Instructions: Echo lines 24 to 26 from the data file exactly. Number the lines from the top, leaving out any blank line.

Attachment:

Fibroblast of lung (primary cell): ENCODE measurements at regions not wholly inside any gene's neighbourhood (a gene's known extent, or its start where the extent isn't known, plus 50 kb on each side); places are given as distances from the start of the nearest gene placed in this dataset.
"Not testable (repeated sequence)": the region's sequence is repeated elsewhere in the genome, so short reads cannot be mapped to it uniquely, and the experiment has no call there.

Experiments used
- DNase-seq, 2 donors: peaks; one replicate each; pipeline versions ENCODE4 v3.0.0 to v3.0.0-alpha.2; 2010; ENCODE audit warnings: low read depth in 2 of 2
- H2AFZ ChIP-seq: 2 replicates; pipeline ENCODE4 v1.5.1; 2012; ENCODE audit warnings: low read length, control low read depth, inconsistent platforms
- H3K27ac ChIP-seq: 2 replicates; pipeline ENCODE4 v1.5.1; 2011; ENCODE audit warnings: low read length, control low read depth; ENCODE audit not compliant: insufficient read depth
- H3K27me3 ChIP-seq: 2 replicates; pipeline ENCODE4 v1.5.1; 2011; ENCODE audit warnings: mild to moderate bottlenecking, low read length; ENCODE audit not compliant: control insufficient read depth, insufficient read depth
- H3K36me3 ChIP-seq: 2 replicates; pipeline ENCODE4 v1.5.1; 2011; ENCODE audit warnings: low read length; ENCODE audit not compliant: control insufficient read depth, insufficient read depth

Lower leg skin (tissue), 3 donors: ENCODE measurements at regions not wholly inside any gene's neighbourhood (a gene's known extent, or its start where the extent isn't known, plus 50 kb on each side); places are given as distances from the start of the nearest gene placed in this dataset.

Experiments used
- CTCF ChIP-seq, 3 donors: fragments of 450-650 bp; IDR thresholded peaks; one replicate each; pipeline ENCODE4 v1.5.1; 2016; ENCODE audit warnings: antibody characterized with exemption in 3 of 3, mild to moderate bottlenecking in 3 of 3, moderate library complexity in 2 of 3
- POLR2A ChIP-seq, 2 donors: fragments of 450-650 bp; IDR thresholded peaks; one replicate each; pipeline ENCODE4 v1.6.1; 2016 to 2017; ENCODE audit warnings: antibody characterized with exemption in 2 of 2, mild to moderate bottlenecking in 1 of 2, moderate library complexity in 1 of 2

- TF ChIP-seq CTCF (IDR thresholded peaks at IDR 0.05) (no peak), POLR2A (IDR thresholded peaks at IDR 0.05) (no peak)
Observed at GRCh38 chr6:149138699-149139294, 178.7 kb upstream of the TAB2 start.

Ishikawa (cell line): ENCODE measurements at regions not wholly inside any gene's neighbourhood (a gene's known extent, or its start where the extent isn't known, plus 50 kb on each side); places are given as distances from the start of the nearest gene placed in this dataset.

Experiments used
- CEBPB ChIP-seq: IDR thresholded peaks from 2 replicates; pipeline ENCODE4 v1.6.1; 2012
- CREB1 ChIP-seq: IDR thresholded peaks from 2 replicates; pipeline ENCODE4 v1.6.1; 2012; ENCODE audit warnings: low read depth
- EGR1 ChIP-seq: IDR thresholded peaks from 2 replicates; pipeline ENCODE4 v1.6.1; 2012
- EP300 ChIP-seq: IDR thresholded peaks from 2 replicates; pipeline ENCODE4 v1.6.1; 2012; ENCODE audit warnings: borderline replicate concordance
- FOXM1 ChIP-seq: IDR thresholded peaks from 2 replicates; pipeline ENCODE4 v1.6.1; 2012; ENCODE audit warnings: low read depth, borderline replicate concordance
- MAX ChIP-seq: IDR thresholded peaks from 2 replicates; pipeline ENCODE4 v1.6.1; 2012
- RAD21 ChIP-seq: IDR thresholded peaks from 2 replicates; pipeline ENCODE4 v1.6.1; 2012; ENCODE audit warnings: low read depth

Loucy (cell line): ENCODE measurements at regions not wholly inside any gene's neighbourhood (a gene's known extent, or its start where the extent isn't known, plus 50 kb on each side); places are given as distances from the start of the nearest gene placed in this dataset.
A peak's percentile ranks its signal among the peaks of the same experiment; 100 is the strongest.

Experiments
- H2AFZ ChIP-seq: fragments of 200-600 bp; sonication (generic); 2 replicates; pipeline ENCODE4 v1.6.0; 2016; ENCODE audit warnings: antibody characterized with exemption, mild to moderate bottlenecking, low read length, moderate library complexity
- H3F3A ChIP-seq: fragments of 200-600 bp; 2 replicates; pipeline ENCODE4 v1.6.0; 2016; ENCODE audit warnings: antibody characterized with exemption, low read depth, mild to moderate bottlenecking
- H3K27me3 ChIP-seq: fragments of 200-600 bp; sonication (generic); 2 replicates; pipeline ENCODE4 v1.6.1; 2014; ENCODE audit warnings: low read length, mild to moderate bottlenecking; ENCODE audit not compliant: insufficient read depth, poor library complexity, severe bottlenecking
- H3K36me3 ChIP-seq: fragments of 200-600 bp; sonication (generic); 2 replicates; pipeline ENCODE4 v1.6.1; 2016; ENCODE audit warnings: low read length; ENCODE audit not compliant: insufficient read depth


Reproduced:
Loucy (cell line): ENCODE measurements at regions not wholly inside any gene's neighbourhood (a gene's known extent, or its start where the extent isn't known, plus 50 kb on each side); places are given as distances from the start of the nearest gene placed in this dataset.
A peak's percentile ranks its signal among the peaks of the same experiment; 100 is the strongest.

Experiments